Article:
Côte d'Ivoire

Côte d'Ivoire: Government wavering on Paris accord

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ABIDJAN, 29 January (IRIN) - Cote d'Ivoire's government appeared on Wednesday to take an ambiguous position on last week's Paris agreement as several public statements from senior officials cast doubt and at times contradicted the accord, creating a perception that the government was reneging on its earlier position.
The Linas-Marcoussis Agreement, named after the suburb where the Ivorian groups met, was signed on Friday after ten days of negotiations between the major political parties and the three rebel groups. The agreement, which was endorsed by a summit of heads of state, also attended by UN Secretary-General Kofi Annan and Ivorian President Laurent Gbagbo, was intended to end the Ivorian crisis.

On Monday, Gbagbo told youths at the presidential palace that the agreement was a set of "proposals". On Tuesday, Interior Minister Paul Yao N'Dre described the agreement as "null and void" saying it would mean that "all you have to do is fire off a few rounds to get invited into government and destabilise the whole of the sub-region." A former dean of the law school at the University of Abidjan, N'Dre said legally and politically, the agreement was not viable.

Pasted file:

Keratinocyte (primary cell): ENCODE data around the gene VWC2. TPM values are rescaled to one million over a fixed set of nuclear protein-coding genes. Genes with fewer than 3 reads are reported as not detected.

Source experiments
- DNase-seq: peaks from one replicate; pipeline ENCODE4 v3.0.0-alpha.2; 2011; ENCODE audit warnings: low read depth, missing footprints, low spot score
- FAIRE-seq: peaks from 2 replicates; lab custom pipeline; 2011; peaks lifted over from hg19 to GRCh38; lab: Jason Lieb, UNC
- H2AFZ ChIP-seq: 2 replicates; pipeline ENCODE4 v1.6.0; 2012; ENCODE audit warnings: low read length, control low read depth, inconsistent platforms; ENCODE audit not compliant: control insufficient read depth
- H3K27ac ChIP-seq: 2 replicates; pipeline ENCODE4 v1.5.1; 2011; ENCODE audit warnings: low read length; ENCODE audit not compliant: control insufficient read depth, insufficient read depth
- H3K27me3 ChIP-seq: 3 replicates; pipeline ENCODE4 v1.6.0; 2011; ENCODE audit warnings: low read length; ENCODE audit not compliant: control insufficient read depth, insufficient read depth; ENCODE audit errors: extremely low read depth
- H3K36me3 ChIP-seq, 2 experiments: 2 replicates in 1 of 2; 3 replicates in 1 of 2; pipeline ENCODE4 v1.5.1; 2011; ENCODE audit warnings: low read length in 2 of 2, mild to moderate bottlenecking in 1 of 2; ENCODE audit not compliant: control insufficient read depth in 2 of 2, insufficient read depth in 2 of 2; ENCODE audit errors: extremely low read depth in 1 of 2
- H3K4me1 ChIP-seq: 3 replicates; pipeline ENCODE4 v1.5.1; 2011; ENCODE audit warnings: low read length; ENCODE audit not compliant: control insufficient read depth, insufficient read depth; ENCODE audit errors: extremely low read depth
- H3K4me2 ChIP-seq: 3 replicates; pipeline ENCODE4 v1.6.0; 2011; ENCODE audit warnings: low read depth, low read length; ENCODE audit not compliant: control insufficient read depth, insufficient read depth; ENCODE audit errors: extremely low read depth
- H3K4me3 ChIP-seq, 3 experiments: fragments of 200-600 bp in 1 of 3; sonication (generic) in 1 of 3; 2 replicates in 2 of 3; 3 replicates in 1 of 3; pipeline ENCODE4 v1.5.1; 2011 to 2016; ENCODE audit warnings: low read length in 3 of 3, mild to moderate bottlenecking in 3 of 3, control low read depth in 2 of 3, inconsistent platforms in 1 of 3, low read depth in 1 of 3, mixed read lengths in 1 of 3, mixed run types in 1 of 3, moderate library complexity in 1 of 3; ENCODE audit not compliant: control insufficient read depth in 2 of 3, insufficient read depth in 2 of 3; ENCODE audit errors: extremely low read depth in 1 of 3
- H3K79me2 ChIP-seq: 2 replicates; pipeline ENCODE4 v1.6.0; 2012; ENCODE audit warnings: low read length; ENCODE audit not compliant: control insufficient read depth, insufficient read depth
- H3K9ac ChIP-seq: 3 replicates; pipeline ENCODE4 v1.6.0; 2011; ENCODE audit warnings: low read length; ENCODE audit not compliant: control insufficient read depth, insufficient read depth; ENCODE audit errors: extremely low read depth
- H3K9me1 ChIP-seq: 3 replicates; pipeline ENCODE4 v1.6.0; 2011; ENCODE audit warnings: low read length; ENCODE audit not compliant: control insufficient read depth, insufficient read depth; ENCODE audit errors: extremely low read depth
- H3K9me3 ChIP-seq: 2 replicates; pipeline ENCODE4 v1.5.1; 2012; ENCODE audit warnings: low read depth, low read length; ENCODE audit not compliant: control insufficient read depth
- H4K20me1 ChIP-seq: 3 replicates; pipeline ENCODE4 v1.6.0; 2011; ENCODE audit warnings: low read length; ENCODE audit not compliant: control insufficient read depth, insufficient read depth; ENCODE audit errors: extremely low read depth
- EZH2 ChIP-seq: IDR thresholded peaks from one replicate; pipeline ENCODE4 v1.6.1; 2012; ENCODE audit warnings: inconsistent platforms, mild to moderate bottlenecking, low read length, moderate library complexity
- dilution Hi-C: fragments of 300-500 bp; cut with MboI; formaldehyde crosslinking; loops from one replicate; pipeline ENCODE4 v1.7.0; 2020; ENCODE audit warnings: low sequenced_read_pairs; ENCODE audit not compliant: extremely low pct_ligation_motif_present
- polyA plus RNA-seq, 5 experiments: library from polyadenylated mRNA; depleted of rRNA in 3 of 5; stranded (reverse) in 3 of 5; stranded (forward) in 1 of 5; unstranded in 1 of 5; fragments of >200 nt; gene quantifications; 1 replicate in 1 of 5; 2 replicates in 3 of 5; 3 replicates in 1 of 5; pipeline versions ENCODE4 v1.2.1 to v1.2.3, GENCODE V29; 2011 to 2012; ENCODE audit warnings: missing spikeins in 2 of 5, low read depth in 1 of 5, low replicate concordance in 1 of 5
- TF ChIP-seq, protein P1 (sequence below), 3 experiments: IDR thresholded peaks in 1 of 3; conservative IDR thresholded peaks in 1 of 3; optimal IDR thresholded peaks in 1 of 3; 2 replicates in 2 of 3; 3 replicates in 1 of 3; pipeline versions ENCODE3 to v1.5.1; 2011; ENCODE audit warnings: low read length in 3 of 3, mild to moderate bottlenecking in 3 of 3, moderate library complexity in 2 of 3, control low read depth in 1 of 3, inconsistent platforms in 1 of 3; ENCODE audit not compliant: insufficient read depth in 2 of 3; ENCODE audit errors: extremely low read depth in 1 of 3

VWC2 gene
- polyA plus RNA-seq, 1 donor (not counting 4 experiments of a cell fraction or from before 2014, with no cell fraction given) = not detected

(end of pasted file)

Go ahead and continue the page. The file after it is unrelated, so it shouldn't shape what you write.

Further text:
The army, whose leaders met Gbagbo on Monday, also issued a statement rejecting some provisions, particularly the one giving the defence and security ministries to the rebels under a proposed new government of national unity.

News agencies however reported that French President Jacques Chirac, had urged Gbagbo "to respect his engagements". Foreign minister Dominique de Villepin, said that France was ready to evacuate all its nationals if the situation got worse.

The Paris agreement triggered off widespread unrest which rocked Abidjan from Saturday night to Tuesday and at times turned violent. From Saturday night when word of the agreement spread, hundreds of young men and women took to the streets in several suburbs of the city to denounce it and France for what they called an attempt to "humiliate their country". Several French-owned school and businesses were ransacked.

Abidjan was calmer on Wednesday as some businesses opened up. Banks, which had remained closed, were expected to open on Thursday while some foreign missions resumed minimal services. However French-run schools remained closed until "further notice". Many hoped that Gbagbo's anticipated address to the nation, expected in the next few days, would calm the situation.

Annan on Tuesday appealed for calm: "I appeal to all the people of Ivory Coast to stop the violence, to return to their normal life and the way to resolve this issue is not to turn on each other violently," he told a Security Council meeting.

[ENDS]

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